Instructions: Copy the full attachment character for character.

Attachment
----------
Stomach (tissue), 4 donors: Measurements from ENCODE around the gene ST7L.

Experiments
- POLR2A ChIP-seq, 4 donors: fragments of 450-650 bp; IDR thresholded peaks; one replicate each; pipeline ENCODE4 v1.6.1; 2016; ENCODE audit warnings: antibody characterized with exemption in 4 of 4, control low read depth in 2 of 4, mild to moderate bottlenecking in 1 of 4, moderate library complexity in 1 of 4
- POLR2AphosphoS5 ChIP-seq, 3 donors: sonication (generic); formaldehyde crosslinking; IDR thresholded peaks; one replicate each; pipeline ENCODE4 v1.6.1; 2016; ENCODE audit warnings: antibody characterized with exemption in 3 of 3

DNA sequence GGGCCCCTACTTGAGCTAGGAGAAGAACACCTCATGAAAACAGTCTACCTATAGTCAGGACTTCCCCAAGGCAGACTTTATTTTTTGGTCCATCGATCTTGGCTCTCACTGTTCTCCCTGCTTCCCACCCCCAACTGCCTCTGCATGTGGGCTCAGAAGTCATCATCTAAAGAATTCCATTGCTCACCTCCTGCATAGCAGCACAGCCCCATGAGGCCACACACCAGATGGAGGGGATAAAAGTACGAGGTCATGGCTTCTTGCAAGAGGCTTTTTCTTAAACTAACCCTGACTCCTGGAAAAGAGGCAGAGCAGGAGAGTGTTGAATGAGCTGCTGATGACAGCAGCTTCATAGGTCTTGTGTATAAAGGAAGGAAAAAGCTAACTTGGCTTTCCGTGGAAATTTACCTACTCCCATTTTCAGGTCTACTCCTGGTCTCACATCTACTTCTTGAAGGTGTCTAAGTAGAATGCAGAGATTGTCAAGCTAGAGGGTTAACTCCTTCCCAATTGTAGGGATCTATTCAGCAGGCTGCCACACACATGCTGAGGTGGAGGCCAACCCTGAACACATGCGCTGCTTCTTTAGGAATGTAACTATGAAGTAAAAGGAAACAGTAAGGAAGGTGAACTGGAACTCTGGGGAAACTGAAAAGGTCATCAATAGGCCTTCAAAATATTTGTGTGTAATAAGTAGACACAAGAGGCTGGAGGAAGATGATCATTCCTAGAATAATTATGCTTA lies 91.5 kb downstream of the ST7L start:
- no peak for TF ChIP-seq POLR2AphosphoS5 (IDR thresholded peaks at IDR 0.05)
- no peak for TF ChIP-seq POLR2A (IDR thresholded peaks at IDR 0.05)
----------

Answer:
Stomach (tissue), 4 donors: Measurements from ENCODE around the gene ST7L.

Experiments
- POLR2A ChIP-seq, 4 donors: fragments of 450-650 bp; IDR thresholded peaks; one replicate each; pipeline ENCODE4 v1.6.1; 2016; ENCODE audit warnings: antibody characterized with exemption in 4 of 4, control low read depth in 2 of 4, mild to moderate bottlenecking in 1 of 4, moderate library complexity in 1 of 4
- POLR2AphosphoS5 ChIP-seq, 3 donors: sonication (generic); formaldehyde crosslinking; IDR thresholded peaks; one replicate each; pipeline ENCODE4 v1.6.1; 2016; ENCODE audit warnings: antibody characterized with exemption in 3 of 3

DNA sequence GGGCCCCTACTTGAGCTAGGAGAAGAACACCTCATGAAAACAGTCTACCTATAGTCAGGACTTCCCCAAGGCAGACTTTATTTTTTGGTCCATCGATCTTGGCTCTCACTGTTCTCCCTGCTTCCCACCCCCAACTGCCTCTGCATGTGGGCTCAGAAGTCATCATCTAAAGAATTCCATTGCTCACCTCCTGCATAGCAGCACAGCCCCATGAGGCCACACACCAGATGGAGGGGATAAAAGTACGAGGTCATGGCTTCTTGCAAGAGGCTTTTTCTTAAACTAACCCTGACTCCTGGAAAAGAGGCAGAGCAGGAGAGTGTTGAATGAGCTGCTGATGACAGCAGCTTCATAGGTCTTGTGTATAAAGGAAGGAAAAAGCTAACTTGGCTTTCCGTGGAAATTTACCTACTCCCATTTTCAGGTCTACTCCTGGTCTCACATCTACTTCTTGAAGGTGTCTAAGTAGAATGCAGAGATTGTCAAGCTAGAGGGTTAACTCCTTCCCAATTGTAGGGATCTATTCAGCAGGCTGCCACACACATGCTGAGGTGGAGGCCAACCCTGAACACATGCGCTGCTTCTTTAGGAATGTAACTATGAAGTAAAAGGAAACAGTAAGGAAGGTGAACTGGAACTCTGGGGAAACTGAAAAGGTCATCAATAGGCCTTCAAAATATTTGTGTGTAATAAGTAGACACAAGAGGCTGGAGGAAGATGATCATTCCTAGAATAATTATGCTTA lies 91.5 kb downstream of the ST7L start:
- no peak for TF ChIP-seq POLR2AphosphoS5 (IDR thresholded peaks at IDR 0.05)
- no peak for TF ChIP-seq POLR2A (IDR thresholded peaks at IDR 0.05)